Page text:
Just Two Drops of Water From East L.A.


STOP!!! Don’t touch that mouse (thumb that back button…)! I think (hope) you’ll be glad you waited. The assignment was to imagine you were a water drop going through the water cycle. The students were two of my East L.A. extremely-low-performing school (average test scores 21%) fifth-grade students, during those five years I taught, after those umpty-ump years I systems-analyzed. First, an excerpt of the first student’s piece:

 

Just Two Drops of Water–How Special Can They Be?


 
Being a Drop of Water Isn’t As Easy As It Looks
by M.M.
Genre: Narrative Fiction

Do you ever wish to be a drop of water? Well, don’t wish that any more! Being a drop of water isn’t as easy as you think it is…
When I was coming down from the sky with my family, I heard my cousin scream. That was the end of him, I thought. Soon, I started to hear most of my family scream. Then, I found myself screaming, too. Our bodies were just splattered to the ground.
After a while, we were all disappearing into the air. I got so scared, I asked my parents, “Mom, Dad, what’s happening?”
“We’re evaporating, my sparkling drop.”

* * *

A ten-year-old East L.A. “nobody” thinks to plant that sophisticated (and touching) my sparkling drop touch in the middle of her piece. Nice.

But it’s this second piece that really blew me away:

I AM WATER
by R.A.
Genre: Poem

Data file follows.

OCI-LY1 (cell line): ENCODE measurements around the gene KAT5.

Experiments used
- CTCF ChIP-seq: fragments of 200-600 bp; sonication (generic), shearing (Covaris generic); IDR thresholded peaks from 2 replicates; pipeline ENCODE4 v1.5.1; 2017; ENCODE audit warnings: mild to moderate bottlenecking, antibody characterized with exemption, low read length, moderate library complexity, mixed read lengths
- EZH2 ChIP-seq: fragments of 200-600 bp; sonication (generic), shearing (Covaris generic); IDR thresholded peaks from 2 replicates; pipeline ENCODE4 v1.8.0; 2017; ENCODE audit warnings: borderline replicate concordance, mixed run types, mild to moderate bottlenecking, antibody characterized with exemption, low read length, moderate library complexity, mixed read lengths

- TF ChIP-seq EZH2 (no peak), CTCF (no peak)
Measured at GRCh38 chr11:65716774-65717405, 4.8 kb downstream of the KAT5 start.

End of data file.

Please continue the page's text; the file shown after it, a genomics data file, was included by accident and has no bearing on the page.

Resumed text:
Watch me. I am Water.

I am home for the fish.
I am rain for the earth.
I am drink for the people.
I am bathwater for babies.

I am all that and more.

I am water for cooking.
I am ice for cooling.
I am snow for sledding.
I am pools for splashing.

I am all that and more.

I am puddles for boots.
I am rivers for boats.
I am lakes for swimming.
I am waves for watching and surfing.

I am all that and more.

WATCH ME.
WATCH OVER ME.

I AM WATER.

* * *

I felt the power of her poem years ago, and I feel it now. Do you?
How did something this powerful and fully-mature show at such a young age? What happens to gifts like these in the anti-academic culture of our country and our time, and, especially, in her culture and locale, where the majority of the girls are pregnant by 8th grade?

We don’t even value poetry any more–who still reads it, really? What a loss.
 

Water Lilies At Mendocino

I Am a Table for Flowers


 
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